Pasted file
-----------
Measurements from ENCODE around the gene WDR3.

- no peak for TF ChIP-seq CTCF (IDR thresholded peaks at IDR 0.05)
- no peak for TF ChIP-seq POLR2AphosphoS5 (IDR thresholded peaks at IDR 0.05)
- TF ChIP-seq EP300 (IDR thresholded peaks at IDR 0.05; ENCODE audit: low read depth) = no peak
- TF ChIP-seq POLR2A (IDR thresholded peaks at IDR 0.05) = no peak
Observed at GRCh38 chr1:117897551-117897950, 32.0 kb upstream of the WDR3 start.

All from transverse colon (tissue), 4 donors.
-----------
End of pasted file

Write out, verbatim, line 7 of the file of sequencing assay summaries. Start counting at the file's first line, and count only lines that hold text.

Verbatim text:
All from transverse colon (tissue), 4 donors.